Gains and opportunities among Bordeaux 2010

After years of being effectively overshadowed by their historically high en primeur release prices, the Bordeaux 2010 wines and their Liv-ex performance are on the up.

A famous vintage for both the excellent quality of the wines and the initial asking prices from the châteaux, the 2010s nonetheless marked the apogee of the fine wine boom and were released in 2011 just as the market fell of a precipice into a prolonged slump.

As Liv-ex pointed out, the average release price of the 2010s per bottle was €250 (ex-négociant), compared to €225 for the 2009s and just €76 for the 2008s and “many wines from the [2010] vintage were among the steepest fallers”.

With both the secondary market as a whole and Bordeaux more generally making a strong return however, there are signs of life again among the 2010s.

Readers may remember that back in the summer of 2015, after Robert Parker’s 10-year retrospective caused a flash of interest in the 2005s, there was a switch to buying 2010s, with the vintage’s wines making up nearly 20% of trade during July.

At that point many had hit their pricing nadir and those with the means would have been wise to pick up certain labels at what passed for ‘rock bottom’ 2010 prices while they could.

From that bottom the long ascent back to the top has begun but the results are tangible.

The Liv-ex Bordeaux 500 index has gained 4.3% since the summer of 2011 (after pulling itself out of the aforementioned four year hole) but the Bordeaux 2010 index is up 5.6% over the same period.

If price can be singled out as the leading cause of the struggles of the 2010 vintage as a whole then it appears strange that the best-performing wine to date is Le Pin.

Released at £18,000 a case it has appreciated 94.4% since 2011 and buyers at the time will no doubt be extremely happy to know a case costs £35,000 now, a truly extraordinary return.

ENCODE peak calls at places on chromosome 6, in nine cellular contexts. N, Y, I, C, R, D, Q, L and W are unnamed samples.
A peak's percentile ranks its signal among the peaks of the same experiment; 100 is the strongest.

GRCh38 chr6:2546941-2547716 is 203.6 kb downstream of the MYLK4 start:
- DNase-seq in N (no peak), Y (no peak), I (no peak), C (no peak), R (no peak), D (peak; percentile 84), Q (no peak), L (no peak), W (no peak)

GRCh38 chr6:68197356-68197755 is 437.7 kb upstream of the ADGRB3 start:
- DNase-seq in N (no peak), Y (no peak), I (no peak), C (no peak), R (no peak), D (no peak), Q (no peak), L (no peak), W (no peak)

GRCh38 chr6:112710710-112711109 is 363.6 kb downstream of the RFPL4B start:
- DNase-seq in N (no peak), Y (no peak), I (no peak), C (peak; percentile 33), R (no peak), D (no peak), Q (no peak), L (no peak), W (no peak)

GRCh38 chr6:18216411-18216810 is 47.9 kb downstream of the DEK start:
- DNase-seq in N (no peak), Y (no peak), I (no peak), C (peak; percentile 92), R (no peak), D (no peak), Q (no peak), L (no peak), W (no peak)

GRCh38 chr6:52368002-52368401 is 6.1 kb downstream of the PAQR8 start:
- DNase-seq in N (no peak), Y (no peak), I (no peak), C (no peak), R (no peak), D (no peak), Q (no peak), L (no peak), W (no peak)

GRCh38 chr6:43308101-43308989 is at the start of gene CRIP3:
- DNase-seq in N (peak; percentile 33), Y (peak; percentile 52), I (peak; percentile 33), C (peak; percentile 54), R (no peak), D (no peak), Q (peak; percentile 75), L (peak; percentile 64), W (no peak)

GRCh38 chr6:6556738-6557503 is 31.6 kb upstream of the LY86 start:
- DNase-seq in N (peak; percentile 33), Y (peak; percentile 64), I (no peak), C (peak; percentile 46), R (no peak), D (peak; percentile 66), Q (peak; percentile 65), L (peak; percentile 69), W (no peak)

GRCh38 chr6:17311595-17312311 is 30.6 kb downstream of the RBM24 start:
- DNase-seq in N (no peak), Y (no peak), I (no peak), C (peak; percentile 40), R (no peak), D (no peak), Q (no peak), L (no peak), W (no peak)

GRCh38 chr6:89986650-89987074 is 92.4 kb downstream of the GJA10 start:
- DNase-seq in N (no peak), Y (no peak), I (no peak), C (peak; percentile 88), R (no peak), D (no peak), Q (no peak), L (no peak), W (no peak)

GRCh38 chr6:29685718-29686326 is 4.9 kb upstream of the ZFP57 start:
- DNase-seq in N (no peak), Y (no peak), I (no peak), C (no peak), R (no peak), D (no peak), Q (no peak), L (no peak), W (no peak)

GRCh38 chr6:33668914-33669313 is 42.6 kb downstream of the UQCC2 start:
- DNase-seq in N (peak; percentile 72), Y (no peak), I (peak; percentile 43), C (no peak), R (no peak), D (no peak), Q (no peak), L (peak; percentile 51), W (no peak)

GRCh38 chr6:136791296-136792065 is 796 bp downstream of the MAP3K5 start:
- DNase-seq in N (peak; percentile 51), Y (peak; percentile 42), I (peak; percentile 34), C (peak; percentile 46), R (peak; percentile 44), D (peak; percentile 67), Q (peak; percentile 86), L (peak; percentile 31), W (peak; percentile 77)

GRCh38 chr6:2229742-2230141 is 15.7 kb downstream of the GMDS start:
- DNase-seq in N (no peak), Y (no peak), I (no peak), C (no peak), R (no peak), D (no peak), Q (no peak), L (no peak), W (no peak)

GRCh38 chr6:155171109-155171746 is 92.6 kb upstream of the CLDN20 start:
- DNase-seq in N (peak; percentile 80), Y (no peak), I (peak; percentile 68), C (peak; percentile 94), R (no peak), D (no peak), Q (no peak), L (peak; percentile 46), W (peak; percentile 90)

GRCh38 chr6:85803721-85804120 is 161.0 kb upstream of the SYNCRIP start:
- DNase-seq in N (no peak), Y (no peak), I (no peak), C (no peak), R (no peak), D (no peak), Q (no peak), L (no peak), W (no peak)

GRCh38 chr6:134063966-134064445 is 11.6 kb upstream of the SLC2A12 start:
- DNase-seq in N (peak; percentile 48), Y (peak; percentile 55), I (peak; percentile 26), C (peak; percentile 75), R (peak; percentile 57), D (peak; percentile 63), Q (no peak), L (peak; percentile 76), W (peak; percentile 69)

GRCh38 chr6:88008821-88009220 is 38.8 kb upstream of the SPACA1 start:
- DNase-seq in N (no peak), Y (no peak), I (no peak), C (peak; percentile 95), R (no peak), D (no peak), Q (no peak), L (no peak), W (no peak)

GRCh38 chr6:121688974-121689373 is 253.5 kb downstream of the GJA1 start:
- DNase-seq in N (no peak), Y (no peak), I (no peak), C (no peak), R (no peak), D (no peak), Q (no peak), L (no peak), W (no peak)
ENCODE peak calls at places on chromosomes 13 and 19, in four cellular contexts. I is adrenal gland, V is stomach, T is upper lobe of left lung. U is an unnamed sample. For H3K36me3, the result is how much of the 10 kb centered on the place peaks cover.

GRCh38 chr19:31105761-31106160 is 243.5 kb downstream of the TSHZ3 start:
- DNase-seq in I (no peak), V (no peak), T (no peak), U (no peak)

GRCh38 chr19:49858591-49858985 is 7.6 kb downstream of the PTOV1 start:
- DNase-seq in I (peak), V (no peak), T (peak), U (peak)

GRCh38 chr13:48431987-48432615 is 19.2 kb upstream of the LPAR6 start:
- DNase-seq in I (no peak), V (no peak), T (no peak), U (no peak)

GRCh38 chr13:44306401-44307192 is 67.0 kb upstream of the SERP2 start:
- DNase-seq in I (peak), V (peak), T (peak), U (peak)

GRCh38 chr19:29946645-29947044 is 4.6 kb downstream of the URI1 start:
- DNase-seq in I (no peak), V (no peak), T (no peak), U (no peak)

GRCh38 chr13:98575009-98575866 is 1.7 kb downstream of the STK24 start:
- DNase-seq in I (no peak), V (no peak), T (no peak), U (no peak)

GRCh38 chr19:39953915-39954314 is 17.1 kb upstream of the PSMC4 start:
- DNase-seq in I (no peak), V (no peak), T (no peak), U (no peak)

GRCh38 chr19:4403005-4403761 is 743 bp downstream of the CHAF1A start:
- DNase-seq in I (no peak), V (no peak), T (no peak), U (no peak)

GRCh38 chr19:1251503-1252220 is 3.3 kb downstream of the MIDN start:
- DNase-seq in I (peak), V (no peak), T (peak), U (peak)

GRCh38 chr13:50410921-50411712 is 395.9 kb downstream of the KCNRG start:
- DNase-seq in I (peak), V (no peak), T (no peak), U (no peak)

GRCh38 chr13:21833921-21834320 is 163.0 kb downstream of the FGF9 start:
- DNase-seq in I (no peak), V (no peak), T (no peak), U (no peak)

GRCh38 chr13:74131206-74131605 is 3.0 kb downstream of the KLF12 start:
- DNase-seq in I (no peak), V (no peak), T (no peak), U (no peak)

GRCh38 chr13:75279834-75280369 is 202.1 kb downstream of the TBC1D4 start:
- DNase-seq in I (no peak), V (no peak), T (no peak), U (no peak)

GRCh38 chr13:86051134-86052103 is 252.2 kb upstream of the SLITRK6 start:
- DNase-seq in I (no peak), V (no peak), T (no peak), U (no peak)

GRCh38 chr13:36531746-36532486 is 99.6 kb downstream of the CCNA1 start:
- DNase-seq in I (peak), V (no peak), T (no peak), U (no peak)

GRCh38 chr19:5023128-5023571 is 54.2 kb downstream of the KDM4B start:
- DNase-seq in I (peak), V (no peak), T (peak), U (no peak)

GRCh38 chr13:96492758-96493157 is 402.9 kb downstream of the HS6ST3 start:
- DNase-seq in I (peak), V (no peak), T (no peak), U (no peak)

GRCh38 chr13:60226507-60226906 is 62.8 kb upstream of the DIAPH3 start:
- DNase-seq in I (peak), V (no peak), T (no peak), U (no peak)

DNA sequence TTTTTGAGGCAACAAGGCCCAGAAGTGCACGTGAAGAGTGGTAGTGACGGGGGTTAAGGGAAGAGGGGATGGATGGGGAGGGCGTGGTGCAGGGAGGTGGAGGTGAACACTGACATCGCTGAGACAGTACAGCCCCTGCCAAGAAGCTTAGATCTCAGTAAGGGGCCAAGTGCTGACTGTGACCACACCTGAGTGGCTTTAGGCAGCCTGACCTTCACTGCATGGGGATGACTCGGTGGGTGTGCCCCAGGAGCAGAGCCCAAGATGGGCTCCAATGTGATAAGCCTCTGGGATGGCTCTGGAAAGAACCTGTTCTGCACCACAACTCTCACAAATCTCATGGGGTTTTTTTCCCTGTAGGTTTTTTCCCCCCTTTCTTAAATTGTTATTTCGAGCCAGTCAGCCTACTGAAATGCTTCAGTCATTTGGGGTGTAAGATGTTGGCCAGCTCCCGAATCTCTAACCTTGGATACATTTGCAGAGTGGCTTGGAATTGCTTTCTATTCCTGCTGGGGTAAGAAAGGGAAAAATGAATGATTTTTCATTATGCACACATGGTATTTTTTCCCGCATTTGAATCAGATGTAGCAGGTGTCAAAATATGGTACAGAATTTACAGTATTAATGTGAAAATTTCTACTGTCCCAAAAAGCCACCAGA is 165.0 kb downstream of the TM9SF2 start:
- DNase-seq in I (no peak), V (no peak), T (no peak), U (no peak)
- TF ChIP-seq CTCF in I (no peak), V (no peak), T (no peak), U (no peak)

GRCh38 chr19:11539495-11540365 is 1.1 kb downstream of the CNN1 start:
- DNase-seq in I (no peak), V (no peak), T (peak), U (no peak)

Of course, Le Pin and fellow Pomerol Petrus with their miniscule production and high global demand have always operated on a more ‘Burgundian’ level than other Bordeaux. Throw in a 100-point score from Robert Parker and the mechanics behind this performance become clear.

On the other hand, it is not unique. At a more ‘realistic’ level, the 100-point rated Pape Clement has enjoyed a 62% rise from £1,095 to £1,780 per case.

Clerc Milon is up 46%, Gazin 41%, the popular Petit Mouton 40% and Pontet Canet (another 100-pointer) up 38%.

So the gains are there and at quite high levels.

On the other hand, while some have gained some are still struggling to break past their initial release prices.

Sauternes in particular have struggled. Of the 10 worst-performing labels to date five are sweet wines: Coutet, Suduiraut, Yquem, Climens and Riuessec, which are all at discounts of between 25%-36% on their primeur releases.

Those aside, also in the doldrums still are Cos d’Estournel, Mouton Rothschild, Duhart Milon, La Mission Haut-Brion and, the daddy of spectacular declines, Lafite.

Lafite, famously, was the name on the Asian market and suffered the most when the bubble popped as the 2010s were released.

Offered at a wince-inducing £12,000 a case, its price plunged over 50% during the four year market slump before bottoming out at £5,500 a case in summer 2015.

As was mooted at the time, that was potentially the moment for new buyers to get hold of the wine (if they could) and the advice and investment have proved well-founded.

Although Lafite 2010 is still 42.5% below its release price, its current market price is now £6,900 a case, a 25% gain in two years.

Still a way to go before breaking even of course but any wines so far off their initial mark do, as ever, present potential buying opportunities for those on the lookout.

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